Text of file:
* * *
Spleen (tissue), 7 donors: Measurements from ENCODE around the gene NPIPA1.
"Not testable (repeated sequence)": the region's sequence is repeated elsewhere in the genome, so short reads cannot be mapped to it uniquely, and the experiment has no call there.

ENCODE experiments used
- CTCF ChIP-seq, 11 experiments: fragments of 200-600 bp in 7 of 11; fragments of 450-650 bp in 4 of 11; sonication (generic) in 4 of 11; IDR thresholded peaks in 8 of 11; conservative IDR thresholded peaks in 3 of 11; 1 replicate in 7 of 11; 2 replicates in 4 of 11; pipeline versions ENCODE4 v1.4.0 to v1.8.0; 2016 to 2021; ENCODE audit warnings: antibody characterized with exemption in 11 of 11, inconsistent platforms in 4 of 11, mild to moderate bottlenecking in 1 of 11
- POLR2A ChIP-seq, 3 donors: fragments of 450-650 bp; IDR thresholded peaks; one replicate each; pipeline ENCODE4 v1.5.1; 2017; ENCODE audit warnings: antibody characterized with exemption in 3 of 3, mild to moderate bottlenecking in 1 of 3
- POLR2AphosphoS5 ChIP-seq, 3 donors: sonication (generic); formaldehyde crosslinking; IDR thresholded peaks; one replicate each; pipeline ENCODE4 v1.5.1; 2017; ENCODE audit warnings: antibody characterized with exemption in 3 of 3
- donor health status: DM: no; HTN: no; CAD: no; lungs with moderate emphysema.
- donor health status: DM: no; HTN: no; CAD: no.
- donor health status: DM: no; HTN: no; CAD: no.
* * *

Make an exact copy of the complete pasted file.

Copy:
Spleen (tissue), 7 donors: Measurements from ENCODE around the gene NPIPA1.
"Not testable (repeated sequence)": the region's sequence is repeated elsewhere in the genome, so short reads cannot be mapped to it uniquely, and the experiment has no call there.

ENCODE experiments used
- CTCF ChIP-seq, 11 experiments: fragments of 200-600 bp in 7 of 11; fragments of 450-650 bp in 4 of 11; sonication (generic) in 4 of 11; IDR thresholded peaks in 8 of 11; conservative IDR thresholded peaks in 3 of 11; 1 replicate in 7 of 11; 2 replicates in 4 of 11; pipeline versions ENCODE4 v1.4.0 to v1.8.0; 2016 to 2021; ENCODE audit warnings: antibody characterized with exemption in 11 of 11, inconsistent platforms in 4 of 11, mild to moderate bottlenecking in 1 of 11
- POLR2A ChIP-seq, 3 donors: fragments of 450-650 bp; IDR thresholded peaks; one replicate each; pipeline ENCODE4 v1.5.1; 2017; ENCODE audit warnings: antibody characterized with exemption in 3 of 3, mild to moderate bottlenecking in 1 of 3
- POLR2AphosphoS5 ChIP-seq, 3 donors: sonication (generic); formaldehyde crosslinking; IDR thresholded peaks; one replicate each; pipeline ENCODE4 v1.5.1; 2017; ENCODE audit warnings: antibody characterized with exemption in 3 of 3
- donor health status: DM: no; HTN: no; CAD: no; lungs with moderate emphysema.
- donor health status: DM: no; HTN: no; CAD: no.
- donor health status: DM: no; HTN: no; CAD: no.